EA May Have Popped the $1B Question to PopCap

Electronic Arts could be on the verge of closing a deal to acquire casual game creator PopCap for a sum exceeding US$1 billion, according to a report in TechCrunch.

The high price tag on the deal represents a big wager for EA — the cost is 13 percent of the company’s market cap. The move is a “hail mary” attempt by EA to break into social and mobile gaming, according to TechCrunch’s sources, a territory that it has not successfully cracked.

EA has some golden properties, like “The Sims,” that appeal to the more casual gaming market, but for the most part, the video game giant has its guns on the home-console deck.

The addition of PopCap properties such as “Bejeweled” and “Plants vs. Zombies” would boost EA’s arsenal on the mobile front.

EA did not respond to the E-Commerce Times’ request for comments by press time.

“Per company policy, we don’t comment on rumor or speculation of this nature,” PopCap spokesperson Garth Chouteau told the E-Commerce Times.

The Key to Mobile Gaming

Acquiring PopCap would mean a substantial upgrade for EA’s casual gaming portfolio. The PopCap games could also benefit from EA’s reputation and promotional muscle.

“PopCap has a popular lineup of games — some of which could be spread over even more platforms,” Steven Savage, technology project manager and Geek 2.0 blogger, told the E-Commerce Times.

“It would buy good will,” he suggested. “People like PopCap. It’s obvious from its own statements EA is working on changing its focus and wants to do more casual and social games. An acquisition of PopCap would be a great way to do this without a lot of effort.”

There are multiple paths EA could take if it ends up acquiring PopCap. It could choose to integrate development teams or let PopCap continue as its own brand with a separate management team.

“PopCap pretty much runs on its own,” said Savage. “[EA] could let them do their own thing for the most part. This acquisition would give EA a better foothold in iOS. It also gives them access to PopCap’s talent, which could be leveraged on non-PopCap titles.”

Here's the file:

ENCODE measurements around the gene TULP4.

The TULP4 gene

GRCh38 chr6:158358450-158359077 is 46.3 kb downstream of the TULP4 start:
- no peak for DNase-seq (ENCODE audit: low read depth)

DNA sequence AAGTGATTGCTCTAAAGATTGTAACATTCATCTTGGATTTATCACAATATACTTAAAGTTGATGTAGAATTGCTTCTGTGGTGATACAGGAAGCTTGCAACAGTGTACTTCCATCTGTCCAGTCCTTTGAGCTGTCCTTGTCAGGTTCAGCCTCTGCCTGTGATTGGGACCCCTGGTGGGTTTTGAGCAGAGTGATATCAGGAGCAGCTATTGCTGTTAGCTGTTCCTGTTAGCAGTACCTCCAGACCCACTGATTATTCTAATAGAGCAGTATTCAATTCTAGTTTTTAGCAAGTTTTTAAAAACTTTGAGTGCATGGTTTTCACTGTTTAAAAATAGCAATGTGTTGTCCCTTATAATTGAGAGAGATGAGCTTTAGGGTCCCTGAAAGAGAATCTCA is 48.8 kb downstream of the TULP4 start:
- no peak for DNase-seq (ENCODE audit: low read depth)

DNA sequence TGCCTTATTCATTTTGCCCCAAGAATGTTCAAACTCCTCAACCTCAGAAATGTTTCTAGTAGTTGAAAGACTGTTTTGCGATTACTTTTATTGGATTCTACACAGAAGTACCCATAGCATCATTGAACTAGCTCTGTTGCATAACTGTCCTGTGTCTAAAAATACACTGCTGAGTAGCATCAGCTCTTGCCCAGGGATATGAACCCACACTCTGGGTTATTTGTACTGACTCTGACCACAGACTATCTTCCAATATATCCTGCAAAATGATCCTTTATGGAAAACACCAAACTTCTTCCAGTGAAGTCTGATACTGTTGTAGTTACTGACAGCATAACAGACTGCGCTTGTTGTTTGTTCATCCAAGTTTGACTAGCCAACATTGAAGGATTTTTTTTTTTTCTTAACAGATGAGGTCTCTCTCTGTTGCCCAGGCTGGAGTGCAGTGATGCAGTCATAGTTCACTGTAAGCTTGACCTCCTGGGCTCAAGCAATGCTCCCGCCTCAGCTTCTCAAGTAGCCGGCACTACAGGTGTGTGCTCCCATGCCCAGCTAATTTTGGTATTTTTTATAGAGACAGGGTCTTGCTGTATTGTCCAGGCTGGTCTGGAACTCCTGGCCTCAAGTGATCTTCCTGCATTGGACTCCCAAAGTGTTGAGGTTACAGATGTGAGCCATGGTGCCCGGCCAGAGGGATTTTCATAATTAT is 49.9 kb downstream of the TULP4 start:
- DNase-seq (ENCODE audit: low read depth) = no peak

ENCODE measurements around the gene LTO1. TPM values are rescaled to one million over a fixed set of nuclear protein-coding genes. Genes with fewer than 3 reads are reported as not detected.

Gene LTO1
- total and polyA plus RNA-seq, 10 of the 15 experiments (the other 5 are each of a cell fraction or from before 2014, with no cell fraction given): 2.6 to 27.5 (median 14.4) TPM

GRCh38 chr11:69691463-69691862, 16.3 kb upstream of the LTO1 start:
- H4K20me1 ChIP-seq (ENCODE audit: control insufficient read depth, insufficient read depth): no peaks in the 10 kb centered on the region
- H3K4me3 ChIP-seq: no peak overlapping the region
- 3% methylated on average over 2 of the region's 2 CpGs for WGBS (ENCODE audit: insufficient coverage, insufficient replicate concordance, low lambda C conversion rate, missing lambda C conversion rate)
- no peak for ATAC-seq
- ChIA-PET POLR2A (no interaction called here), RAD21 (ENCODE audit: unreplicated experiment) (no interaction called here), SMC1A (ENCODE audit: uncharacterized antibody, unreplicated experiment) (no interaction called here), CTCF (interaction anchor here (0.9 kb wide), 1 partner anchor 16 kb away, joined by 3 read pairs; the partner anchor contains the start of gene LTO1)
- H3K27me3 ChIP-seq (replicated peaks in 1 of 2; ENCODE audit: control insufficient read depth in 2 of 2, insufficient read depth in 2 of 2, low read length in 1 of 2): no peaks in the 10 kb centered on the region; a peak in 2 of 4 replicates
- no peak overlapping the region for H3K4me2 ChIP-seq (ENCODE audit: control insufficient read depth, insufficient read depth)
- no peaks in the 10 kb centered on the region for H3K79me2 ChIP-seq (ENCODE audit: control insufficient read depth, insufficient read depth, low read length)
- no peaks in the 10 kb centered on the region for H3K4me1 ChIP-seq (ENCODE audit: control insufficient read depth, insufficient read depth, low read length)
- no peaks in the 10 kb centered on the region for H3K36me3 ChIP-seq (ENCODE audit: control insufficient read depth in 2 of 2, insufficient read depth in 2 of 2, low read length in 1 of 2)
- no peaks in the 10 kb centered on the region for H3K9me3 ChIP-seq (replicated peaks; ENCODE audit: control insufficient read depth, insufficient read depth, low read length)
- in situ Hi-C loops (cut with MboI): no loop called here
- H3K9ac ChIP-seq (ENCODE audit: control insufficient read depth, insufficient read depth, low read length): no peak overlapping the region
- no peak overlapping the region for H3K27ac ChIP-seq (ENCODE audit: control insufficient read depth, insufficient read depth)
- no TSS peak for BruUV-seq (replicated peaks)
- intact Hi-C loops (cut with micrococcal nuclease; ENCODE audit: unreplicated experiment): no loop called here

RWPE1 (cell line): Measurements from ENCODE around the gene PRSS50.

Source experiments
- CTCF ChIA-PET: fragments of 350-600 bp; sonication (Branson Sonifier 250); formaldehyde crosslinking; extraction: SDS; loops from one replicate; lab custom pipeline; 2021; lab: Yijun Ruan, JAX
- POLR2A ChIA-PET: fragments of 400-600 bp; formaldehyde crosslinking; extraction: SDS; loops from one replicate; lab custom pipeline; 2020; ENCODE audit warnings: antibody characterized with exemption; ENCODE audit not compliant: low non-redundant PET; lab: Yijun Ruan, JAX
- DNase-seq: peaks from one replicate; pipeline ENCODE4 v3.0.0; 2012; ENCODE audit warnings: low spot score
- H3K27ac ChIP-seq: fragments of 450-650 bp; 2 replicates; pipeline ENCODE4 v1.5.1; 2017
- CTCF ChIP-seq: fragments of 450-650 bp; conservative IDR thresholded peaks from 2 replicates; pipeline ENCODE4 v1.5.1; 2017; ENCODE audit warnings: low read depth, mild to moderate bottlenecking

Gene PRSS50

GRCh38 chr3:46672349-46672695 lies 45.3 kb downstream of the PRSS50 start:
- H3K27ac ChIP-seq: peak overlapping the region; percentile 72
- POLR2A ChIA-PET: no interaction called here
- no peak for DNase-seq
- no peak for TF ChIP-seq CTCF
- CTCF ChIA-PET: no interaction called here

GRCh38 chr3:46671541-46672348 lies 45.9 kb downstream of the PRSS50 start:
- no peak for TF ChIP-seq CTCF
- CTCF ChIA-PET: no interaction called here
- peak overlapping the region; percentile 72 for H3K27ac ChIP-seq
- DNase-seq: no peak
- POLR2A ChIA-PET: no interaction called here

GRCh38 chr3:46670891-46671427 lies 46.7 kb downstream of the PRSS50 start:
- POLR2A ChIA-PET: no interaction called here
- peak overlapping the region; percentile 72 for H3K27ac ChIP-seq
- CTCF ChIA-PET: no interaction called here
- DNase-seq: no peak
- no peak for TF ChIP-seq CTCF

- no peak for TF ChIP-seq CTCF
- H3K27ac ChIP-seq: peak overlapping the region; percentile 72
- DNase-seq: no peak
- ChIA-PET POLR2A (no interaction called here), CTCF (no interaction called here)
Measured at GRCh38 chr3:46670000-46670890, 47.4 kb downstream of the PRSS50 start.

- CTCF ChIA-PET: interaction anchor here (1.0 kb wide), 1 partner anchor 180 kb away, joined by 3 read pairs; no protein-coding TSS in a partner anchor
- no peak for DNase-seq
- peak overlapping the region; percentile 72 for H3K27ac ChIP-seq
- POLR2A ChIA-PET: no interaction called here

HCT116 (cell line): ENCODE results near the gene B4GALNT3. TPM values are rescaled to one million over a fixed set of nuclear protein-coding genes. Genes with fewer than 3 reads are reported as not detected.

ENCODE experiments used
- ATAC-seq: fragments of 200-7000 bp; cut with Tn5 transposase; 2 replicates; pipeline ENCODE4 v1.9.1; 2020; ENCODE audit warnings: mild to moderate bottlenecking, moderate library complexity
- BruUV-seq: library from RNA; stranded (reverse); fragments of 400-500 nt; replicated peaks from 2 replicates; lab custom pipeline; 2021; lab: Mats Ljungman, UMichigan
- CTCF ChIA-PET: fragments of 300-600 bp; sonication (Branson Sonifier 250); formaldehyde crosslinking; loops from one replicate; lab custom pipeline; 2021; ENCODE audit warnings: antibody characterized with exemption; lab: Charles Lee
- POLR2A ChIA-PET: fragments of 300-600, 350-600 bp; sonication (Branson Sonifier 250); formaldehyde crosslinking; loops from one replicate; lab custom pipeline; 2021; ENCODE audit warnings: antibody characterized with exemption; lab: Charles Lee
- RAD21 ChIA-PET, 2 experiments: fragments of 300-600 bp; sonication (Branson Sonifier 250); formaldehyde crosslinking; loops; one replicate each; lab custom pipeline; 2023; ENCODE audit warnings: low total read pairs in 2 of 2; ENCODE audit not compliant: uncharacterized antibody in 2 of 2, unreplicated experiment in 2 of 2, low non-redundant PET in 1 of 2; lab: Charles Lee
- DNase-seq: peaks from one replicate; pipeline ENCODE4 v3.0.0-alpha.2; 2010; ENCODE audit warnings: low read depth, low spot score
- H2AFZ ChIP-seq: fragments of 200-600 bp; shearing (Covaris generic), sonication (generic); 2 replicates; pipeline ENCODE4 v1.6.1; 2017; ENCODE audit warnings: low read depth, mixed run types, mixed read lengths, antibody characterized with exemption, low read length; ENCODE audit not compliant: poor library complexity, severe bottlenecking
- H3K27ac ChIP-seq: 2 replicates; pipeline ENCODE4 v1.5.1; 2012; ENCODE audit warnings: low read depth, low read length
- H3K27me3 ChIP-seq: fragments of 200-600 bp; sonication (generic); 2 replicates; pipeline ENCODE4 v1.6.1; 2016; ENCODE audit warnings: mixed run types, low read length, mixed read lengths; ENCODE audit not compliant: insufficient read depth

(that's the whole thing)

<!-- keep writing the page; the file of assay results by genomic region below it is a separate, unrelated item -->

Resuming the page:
With a PopCap acquisition, EA would be doing more than buying a game company — it would be buying its way into the mobile market.

“I’m not sure it’s worth $1 billion except as a long-term investment — which I think this is,” said Savage. “It’s not going to earn that money back quickly, but that’s probably not the point — this is a foundation-building move.”

The likelihood of other parties vying for the company is medium to high, in Savage’s view, but he noted that it could be too late for others to throw their hats in the ring.

“PopCap is a good company and trying to keep it out of the hands of EA would be worth it for some rivals,” said Savage. “However, negotiations may be so far along by now it’s not worth it.”

PopCap’s allegiance with Amazon could be a major factor in the deal that might translate into some serious money.

“One thing to remember is that PopCap has deals with Amazon to sell Android games through Amazon’s new Appstore,” said Savage. “This purchase, if it happens, could affect the politics of that relationship and future games.It might give EA a big edge with Amazon or even a closer alliance — or it could dilute the impact of the purchase on Amazon due to EA’s many other involvements and plans.”

Games A-Boomin’

While the rest of the economy is still turbulent, mobile gaming is chugging on at a lucrative rate. There is still a lot of cash in the coffers of mobile gaming, and the smartphone market continues to expand.

“If it’s true, it does not surprise me,” Laura DiDio, principal analyst at ITIC , told the E-Commerce Times. “There is lots of money in those recreational games. The rest of the economy may be sluggish, but global consumers have not lost their appetite for playing games.”

One possible benefit of this acquisition would be taking PopCap out of the reach of EA competitors.

“If EA is overpaying for PopCap, it’s still worth it,” said DiDio. “One, there will be a return on investment in 12 to 18 months, and two, they don’t want competitors to get it. Blockbuster is probably kicking itself for passing up the chance to buy Netflix. He who hesitates is lost.”

A PopCap acquisition could deliver in both the immediate future and the long run.

“When you’re talking about a game company, a purchase like this is part of a tactical short-term strategy as well as a long-term strategy,” said DiDio. “It’s about putting your stake in the ground. Better to overpay now than pass up a prospect and regret it over time.”

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